Organic cumin (cumin), ground N°935
|spicy, warm, strong, full-bodied
|Perfect for seasoning
|Cheese, meat, vegetables, potatoes, pasta, rice
|Oriental cuisine, Mexican cuisine, Indian cuisine
POWERFUL, WARM & FULL-BODIED
Cumin, also known as cumin, is one of the most valued spices in the Orient, whether in ground form or as whole seeds. It exudes the characteristic scent of oriental dishes. Below you will find interesting facts about cumin as well as some exciting recipe ideas.
Flavor and use
Cumin, also known as cumin, enriches exotic and spicy dishes and goes well with meat, fish, vegetables and legumes. You can use it in dips, egg dishes, sauces, marinades and soups. It enjoys an equally outstanding reputation in its homeland, which includes the southern and eastern Mediterranean, Greece, Turkey, the Balkans, the Middle East, India and Mexico.
It may seem unusual in Western Europe, but Dutch and Belgian cheesemakers add cumin to some of their firm specialties. Our organic cumin is characterized by its spicy-sweet, fresh scent, slightly bitter-strong taste and subtle spiciness. It proves to be extremely versatile and appears convincing in combination with other spices and in sophisticated mixtures. It also goes well with a variety of other spices and fresh herbs. These include, for example, coriander, cardamom, roasted white sesame, cinnamon, turmeric, fenugreek, ginger, star anise, allspice, pepper as well as fresh parsley and coriander.
The best thing about it is that despite its strong and distinctive aroma, it allows other ingredients to develop their own flavor. This is how the famous oriental taste experiences are created. If you want to experiment yourself, it's not that difficult. All you need is a little sensitivity and you'll quickly get the hang of it. If you are unsure, you can start with a ready-made spice mix and customize it to your taste.
Tip: Surprise your guests next time you serve Mediterranean, Middle Eastern or Mexican cuisine. Instead of bread and butter, you can leave a bowl of high-quality olive oil at every place. Next to this olive oil you can place a second bowl with a mixture of our ground organic cumin, salt, toasted white sesame, pepper and finely chopped fresh parsley. Each guest can then dip warm strips of toasted bread first into the oil and then into the spice mixture. Your guests will be amazed! You can try out in advance the mixing ratio in which the spices harmonize best with each other. You can also offer a mild and a hot version (with chili flakes). By the way, small glass coasters for Turkish tea glasses are perfect as bowls.
Full-bodied cumin is wonderfully versatile. These dishes get their special taste with our organic ground cumin:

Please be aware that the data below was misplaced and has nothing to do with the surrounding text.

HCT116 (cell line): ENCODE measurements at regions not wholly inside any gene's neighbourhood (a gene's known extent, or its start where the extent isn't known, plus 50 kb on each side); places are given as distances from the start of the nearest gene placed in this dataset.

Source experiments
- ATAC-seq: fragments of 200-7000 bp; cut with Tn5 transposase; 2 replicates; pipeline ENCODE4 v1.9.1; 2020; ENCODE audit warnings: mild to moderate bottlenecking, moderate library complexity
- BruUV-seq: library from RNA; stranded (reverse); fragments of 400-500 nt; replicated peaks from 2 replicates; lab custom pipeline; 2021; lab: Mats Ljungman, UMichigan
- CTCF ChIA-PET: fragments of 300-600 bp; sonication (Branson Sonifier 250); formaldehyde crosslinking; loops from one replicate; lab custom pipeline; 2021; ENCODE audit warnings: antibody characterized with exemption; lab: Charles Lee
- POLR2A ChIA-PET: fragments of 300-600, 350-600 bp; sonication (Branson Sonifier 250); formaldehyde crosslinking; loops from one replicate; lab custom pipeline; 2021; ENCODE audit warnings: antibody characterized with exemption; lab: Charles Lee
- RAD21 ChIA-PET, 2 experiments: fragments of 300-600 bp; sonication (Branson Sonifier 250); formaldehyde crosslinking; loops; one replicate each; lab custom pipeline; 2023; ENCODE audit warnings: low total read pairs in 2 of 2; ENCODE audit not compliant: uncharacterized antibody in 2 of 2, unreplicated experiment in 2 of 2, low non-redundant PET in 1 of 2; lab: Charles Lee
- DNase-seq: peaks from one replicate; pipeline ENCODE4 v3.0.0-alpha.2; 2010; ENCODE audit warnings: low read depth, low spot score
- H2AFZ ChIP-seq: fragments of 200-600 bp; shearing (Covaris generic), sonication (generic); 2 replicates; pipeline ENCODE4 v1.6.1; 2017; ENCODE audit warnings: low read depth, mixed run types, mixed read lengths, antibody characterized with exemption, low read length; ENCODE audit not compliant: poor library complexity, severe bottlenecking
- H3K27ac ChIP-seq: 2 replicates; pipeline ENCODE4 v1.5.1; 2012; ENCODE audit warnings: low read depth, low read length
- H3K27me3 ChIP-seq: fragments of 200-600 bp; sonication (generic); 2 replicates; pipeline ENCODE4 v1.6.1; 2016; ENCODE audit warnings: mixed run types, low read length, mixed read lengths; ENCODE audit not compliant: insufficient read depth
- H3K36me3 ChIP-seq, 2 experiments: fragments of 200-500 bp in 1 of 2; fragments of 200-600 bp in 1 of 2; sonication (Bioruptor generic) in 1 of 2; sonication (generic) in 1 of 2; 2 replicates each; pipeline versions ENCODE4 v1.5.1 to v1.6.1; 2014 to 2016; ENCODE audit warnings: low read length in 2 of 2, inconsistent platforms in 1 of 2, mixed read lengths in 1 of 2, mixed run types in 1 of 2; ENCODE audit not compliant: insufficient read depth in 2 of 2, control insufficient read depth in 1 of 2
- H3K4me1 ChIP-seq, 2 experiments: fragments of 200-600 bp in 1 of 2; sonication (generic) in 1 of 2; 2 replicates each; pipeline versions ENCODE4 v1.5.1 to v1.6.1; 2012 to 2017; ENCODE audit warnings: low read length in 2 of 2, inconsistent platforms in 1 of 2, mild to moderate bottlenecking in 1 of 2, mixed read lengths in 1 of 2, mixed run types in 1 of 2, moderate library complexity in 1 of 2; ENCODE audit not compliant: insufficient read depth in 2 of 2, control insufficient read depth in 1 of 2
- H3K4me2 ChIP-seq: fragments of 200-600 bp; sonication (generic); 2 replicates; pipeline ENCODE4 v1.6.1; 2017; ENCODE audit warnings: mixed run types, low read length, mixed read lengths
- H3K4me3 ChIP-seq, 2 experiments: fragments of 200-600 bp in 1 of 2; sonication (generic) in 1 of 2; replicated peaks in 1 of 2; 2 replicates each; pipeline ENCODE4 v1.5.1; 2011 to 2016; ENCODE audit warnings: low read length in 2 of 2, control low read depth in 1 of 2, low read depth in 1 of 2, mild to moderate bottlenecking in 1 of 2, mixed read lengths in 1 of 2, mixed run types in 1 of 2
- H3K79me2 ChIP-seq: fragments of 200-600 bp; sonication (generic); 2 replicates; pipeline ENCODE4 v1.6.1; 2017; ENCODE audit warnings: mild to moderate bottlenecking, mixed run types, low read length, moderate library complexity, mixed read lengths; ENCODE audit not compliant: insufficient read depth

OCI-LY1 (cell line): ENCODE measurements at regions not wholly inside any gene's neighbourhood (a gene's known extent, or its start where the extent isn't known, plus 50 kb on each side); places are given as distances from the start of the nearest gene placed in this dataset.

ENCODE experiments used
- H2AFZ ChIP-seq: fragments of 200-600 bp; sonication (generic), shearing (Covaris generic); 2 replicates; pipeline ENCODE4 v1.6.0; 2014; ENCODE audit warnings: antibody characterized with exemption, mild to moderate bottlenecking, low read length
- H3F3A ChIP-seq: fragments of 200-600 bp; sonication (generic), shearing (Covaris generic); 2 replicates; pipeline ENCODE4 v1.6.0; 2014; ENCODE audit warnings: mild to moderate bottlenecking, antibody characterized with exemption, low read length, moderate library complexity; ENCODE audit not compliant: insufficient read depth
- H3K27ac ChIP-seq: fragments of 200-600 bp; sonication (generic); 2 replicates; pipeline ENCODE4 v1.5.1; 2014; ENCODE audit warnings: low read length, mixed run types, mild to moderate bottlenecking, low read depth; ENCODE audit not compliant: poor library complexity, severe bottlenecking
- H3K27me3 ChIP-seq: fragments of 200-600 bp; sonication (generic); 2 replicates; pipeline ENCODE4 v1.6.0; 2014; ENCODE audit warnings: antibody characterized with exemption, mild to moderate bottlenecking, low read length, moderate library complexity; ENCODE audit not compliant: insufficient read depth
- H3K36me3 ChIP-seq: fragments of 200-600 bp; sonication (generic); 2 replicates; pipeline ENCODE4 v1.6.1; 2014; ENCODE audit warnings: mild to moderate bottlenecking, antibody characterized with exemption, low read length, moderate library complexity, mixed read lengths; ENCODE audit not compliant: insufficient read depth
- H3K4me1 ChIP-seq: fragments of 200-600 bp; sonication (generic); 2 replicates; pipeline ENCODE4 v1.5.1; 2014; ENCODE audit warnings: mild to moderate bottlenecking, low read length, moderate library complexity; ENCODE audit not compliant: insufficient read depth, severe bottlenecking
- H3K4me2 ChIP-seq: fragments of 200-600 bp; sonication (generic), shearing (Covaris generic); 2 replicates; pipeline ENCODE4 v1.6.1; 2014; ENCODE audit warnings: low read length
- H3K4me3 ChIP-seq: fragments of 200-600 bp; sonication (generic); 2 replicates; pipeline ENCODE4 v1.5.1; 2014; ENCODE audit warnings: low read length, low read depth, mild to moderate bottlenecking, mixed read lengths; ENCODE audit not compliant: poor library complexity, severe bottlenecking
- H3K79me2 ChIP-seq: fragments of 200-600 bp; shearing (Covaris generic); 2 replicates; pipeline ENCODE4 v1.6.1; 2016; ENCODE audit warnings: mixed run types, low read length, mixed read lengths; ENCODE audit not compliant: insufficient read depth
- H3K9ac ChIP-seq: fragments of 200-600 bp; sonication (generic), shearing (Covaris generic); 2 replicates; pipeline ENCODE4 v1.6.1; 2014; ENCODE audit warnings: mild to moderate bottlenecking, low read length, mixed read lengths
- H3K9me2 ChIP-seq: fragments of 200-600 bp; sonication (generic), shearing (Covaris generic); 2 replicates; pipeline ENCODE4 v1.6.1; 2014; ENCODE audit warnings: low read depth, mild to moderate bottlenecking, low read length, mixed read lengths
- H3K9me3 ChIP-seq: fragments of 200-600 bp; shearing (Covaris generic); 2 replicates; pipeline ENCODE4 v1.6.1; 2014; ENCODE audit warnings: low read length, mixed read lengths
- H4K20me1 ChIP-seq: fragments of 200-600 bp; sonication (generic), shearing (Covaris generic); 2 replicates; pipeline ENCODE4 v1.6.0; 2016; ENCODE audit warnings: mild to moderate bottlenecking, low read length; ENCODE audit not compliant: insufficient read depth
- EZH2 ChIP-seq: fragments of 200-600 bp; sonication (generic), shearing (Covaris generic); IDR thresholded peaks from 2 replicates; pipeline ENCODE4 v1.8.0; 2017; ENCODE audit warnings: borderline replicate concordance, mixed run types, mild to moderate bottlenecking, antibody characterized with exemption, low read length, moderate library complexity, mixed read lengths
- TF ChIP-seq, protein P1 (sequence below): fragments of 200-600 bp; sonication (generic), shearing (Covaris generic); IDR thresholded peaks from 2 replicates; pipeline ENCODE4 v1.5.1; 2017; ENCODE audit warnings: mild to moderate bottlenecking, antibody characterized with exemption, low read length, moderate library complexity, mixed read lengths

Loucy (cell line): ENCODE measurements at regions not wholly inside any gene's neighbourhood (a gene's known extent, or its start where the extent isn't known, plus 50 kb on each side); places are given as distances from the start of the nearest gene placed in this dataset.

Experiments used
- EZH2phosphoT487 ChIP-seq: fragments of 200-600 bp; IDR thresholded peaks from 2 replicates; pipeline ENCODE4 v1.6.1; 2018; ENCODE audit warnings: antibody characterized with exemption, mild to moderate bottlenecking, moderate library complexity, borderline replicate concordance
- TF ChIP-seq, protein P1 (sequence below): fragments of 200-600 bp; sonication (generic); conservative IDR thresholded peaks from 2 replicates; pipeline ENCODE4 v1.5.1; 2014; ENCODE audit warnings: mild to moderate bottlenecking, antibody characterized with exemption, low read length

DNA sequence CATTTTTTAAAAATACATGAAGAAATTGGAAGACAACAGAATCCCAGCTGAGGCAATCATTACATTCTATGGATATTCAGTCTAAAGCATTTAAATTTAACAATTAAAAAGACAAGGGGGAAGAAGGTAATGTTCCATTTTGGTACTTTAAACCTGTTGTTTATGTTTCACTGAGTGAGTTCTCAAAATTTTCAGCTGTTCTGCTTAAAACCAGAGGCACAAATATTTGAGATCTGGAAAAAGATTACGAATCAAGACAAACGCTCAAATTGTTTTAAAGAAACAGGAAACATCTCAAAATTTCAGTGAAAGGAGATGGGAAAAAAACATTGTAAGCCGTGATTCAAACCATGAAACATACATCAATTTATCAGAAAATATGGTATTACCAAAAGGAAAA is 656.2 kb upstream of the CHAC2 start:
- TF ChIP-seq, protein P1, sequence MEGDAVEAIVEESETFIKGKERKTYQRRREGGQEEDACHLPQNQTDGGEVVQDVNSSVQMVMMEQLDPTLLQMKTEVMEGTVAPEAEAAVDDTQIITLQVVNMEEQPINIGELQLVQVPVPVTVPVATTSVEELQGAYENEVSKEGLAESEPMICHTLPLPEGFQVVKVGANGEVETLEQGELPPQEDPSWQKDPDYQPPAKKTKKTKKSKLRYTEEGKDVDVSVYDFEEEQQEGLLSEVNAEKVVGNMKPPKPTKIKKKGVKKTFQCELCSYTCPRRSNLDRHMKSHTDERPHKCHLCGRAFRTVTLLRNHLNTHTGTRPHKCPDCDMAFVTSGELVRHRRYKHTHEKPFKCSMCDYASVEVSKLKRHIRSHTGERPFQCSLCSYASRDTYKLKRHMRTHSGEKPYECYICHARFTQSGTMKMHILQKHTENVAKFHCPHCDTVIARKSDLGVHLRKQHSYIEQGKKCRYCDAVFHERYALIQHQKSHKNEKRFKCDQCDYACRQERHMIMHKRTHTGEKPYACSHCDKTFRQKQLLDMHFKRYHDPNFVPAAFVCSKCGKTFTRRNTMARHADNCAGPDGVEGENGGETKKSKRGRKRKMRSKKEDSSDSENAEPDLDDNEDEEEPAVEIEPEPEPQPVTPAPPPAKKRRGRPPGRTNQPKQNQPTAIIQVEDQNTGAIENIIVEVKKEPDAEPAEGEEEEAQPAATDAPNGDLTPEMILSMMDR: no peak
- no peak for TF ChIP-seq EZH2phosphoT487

- Kısır – Turkish bulgur salad with mint, parsley and salça (air-dried, coarse pepper and tomato paste)
- Hummus – chickpea puree with tahini (sesame paste)
- Babaganush – paste made from fried eggplants with garlic and olive oil
- Chakalaka – African composition with onions, peppers, carrots, garlic, sea salt, chili, tomatoes, leeks
- Harissa – hot (North) African sauce made from fresh chilies, garlic and olive oil
- Indian curries – from fruity and mild to hellishly hot, for meat, fish and vegetables
- Garam Masala – the Indian classic mixture in the tandoori spice paste for oven-baked meat dishes
- Ras el Hanout - the spicy, warm mix with nutmeg and rose petals, galangal, clove, cardamom, allspice, turmeric, cinnamon, laurel and fennel
- Scrambled eggs – with tomatoes, garlic, chili, spring onions and fresh coriander
- Falafel – vegan, crispy fried balls made from pureed chickpeas
- Lentil soup – with a topping of yogurt and fried onions
- Oriental fried potato variations – with coriander, sesame, chili and fresh parsley
- Shakshuka – spicy-fruity tomato-pepper sauce with poached eggs
- Cauliflower pancakes - with lime yogurt sauce, a vegetarian dish from Ottolenghi colleague Sami Tamimi (or his mother)
- Mexican Moles – Mexican chicken with chili chocolate sauce
Origin and productionRimoco's organic ground cumin comes from India, one of the main growing regions due to its ideal climate. The oldest recorded seed finds come from Egypt and are said to be up to 4,000 years old. The ancient Egyptians, Sumerians, Greeks and Romans appreciated the unique flavors of cumin. This plant, with the botanical name Cuminum cyminum, belongs to the umbelliferous family. At the ends of the approximately 20 cm long, branched stems grow white or pink flower umbels, which produce the gray-green, sickle-shaped seeds that are similar in size and shape to our caraway. After harvesting, the carefully dried seeds are either packaged directly or ground to the desired degree of grinding. Cumin differs in taste and scent from its equally delicious namesakes: the "normal" caraway (Carum carvi) and the black cumin (Ranunculales).
In contrast to many other spices from the Orient, cumin is still relatively unknown to us. Things were probably different in the past: like cinnamon, cardamom, coriander, ginger, pepper and other spices, it was already known in our regions in the early Middle Ages. Since that time, it has been found in many traditional texts under names such as "Chumin", "Kümich" or "Pfefferkümmel". There are even more than 40 different names, some of which have been known since the eighth century.
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